This blog entry is the third and final in a series about increasing your professional networking abilities and tactics. View others in the series: Face-to-face networking or social media networking.

Part Three: Using LinkedIn

Sure, you’re already familiar with this powerful network, but just how familiar? Right now, seminars are being given at professional development conferences on how to get the most out of the professional social network—it is that powerful. If you’d like the abridged lesson, read on for my crash course on the social platform.

With LinkedIn, creating a spectacular profile is key. One-word descriptions of your previous experiences simply will not cut it. Think about all the work you put into your resume. Now do the same for LinkedIn. Seriously. LinkedIn IS the new resume.

You’ll want to include those same bullet points for your experience, any awards you’ve won during graduate school, and more:

  • Join LinkedIn Groups: Joining LinkedIn groups will give you access to conversations in your field that allow you to connect with your favorite companies and thought leaders. Just like I mentioned with the other social networks, it’s important to be engaged here by contributing to conversations within these groups. Make one good comment and you might make a contact. Make 3x a week, and you’ll start to get a reputation as someone to watch.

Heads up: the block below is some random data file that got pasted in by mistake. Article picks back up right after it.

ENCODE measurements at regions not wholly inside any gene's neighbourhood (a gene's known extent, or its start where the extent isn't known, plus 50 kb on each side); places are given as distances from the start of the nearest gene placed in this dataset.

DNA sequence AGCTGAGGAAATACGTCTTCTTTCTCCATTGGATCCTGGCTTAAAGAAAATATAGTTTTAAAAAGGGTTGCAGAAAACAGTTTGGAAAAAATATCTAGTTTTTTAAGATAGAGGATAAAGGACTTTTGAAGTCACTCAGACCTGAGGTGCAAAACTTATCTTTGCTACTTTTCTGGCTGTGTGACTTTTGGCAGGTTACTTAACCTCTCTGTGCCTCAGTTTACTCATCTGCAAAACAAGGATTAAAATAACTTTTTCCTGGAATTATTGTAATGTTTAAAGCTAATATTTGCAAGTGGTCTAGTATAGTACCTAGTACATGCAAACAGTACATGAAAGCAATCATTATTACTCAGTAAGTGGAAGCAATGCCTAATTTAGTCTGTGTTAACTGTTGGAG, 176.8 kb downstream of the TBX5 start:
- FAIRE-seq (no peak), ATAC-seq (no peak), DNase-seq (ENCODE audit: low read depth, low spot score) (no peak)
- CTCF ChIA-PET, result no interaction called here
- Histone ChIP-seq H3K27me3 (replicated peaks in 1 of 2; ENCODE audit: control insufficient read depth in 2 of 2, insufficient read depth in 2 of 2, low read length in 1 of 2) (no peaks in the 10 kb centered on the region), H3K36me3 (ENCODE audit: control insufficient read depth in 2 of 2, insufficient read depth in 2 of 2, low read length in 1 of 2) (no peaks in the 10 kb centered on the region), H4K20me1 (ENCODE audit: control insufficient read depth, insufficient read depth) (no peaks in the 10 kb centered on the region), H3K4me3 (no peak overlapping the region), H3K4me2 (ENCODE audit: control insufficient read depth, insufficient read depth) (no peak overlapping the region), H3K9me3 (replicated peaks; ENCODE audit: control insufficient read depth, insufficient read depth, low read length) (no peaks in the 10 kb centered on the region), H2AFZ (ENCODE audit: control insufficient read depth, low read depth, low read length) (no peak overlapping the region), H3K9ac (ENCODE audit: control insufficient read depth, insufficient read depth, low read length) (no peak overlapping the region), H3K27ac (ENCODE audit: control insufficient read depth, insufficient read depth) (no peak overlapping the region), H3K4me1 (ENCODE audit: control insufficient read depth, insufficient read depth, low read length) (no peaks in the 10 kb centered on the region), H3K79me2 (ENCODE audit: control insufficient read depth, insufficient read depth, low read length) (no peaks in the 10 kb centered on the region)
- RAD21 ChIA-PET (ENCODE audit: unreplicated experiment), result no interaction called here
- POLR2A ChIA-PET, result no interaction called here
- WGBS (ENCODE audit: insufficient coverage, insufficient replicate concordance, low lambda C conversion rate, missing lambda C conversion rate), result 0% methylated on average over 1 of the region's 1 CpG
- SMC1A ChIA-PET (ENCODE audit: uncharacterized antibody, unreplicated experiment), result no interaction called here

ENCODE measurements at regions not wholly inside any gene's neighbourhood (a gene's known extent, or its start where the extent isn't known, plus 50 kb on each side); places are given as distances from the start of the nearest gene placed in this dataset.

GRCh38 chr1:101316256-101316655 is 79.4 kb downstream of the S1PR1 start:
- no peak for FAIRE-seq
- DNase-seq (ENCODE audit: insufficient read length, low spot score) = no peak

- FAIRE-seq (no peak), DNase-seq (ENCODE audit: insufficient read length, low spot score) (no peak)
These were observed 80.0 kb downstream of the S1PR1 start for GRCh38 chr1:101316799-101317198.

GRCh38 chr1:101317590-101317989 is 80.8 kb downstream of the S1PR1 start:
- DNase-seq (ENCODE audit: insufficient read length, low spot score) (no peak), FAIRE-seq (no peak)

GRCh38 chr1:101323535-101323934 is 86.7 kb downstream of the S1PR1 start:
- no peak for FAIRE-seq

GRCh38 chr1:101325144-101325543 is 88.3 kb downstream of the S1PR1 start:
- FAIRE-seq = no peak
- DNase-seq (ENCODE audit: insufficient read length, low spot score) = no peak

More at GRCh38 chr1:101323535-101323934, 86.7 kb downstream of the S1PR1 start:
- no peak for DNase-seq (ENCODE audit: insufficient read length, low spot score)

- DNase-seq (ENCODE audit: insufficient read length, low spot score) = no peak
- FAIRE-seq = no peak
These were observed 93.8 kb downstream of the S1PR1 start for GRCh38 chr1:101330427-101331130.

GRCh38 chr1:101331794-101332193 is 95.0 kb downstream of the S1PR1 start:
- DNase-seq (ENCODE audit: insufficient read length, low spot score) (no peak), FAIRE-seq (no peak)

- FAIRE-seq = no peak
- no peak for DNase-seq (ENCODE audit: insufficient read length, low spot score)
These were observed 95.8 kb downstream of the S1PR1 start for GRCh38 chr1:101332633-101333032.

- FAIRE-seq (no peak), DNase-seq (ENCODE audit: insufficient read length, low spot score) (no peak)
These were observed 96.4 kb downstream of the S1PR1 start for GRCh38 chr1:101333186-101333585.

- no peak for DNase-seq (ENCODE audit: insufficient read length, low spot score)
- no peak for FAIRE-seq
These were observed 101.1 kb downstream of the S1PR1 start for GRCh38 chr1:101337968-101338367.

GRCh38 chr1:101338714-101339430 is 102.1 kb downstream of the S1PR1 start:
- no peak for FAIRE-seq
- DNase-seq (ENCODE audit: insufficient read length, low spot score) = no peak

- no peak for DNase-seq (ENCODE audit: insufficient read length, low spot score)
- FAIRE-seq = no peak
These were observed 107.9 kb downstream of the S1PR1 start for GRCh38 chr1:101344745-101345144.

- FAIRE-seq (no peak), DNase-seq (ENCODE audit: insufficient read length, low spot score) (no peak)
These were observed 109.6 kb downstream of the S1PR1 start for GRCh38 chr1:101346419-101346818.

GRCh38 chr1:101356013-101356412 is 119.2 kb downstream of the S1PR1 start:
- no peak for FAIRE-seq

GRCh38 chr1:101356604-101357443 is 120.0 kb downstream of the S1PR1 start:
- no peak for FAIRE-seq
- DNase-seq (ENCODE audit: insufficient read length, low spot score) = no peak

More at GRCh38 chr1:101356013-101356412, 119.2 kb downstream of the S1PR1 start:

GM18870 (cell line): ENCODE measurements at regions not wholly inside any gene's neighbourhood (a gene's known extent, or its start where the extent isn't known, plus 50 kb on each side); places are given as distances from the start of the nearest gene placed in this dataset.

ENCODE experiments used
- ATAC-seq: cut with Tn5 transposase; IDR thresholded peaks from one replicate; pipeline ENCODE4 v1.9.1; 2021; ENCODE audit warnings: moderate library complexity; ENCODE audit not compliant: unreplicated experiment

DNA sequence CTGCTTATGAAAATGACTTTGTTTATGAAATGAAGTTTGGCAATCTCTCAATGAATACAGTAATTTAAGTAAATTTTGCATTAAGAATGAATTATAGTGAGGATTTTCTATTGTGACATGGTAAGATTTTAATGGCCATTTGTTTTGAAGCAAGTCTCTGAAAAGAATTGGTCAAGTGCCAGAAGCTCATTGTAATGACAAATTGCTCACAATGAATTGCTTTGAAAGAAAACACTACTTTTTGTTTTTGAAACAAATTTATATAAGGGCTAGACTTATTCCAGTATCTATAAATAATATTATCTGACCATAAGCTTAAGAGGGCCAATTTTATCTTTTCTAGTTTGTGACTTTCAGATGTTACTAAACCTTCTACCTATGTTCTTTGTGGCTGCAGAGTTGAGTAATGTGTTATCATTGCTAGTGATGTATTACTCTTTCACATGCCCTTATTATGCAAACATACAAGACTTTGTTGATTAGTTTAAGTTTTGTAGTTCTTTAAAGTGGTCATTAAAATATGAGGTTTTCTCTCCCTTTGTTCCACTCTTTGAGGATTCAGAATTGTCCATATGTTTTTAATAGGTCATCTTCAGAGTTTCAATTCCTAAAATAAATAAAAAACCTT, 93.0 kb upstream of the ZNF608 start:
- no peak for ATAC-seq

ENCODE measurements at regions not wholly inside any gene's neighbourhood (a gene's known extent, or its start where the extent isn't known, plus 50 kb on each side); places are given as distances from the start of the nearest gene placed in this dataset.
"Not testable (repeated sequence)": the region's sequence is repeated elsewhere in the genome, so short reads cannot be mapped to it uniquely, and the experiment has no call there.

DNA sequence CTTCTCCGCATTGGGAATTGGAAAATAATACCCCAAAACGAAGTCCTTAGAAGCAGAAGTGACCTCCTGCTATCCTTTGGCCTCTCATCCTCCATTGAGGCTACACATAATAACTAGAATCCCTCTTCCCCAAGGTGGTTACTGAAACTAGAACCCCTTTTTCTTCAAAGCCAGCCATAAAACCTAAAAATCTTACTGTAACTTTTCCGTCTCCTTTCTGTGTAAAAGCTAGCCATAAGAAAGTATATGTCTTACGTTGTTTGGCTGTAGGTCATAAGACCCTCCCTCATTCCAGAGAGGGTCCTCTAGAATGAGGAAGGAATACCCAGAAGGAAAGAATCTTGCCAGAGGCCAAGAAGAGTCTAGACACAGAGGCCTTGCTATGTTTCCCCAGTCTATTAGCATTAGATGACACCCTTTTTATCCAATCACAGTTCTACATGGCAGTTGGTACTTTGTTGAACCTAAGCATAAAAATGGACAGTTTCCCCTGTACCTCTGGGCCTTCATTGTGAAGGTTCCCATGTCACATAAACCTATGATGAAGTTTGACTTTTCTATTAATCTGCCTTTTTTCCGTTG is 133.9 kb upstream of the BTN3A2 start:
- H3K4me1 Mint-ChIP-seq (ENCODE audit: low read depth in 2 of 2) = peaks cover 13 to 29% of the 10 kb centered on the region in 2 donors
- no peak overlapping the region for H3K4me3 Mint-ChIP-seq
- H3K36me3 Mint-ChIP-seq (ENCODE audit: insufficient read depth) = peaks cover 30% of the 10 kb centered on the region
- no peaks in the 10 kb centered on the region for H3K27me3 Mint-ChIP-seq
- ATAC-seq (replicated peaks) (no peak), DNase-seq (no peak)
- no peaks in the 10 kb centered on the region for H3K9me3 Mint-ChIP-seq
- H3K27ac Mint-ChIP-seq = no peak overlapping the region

• Leverage endorsements and recommendations: LinkedIn allows others to vouch for various skills that you have and to even write recommendations regarding your skills. These can carry quite a bit of weight to prospective employers.
  • Protect your reputation: If someone with a bad reputation leaves a recommendation on your page, it can be to your detriment. In a strange way, allowing someone to recommend you is an inherent endorsement of them as well. Be sure that you’re in control of your image and your associations so as not to drive off new networking possibilities.
  • Provide work samples: Especially important in some fields, work samples can quickly establish you as valid, relevant, and competent. Uploading recent work (marketing copy, writing samples, graphs, whatever it is you do) demonstrates a confidence and an inherent professionalism that’s hard to beat.
  • Personalize your “Connect with Me” message. Like any social media platform, LinkedIn can be a bit spammy, so you don’t want to be just another connection request in an inbox. This is especially true if you’re trying to connect with someone you don’t really know. You’ll want to personalize the message indicating either how they know you or why they should connect with you. The potential contact is more likely to accept your connection request, especially if there’s no fear you’re a robot seeking to mine their contacts.
  • Don’t go to LinkedIn Jail. Yes, there really is a LinkedIn jail. If you send too many connection requests that are denied or marked as spam, LinkedIn will require you to enter a person’s email address in order to connect with them. Obviously, this seriously limits your networking potential. Instead, be very strategic when requesting connections, using either people that you already know (which isn’t that helpful) or deeply personalizing your “Connect with Me” message (as described above) to increase the likelihood of connection. Don’t just send out a thousand requests. I repeat: do not send out a thousand requests.

I’ll end this post with a short list of power users who have some smart things to share about networking on LinkedIn:

Have you hit any walls in your search to grow your network? Let us know. We’d love to help!

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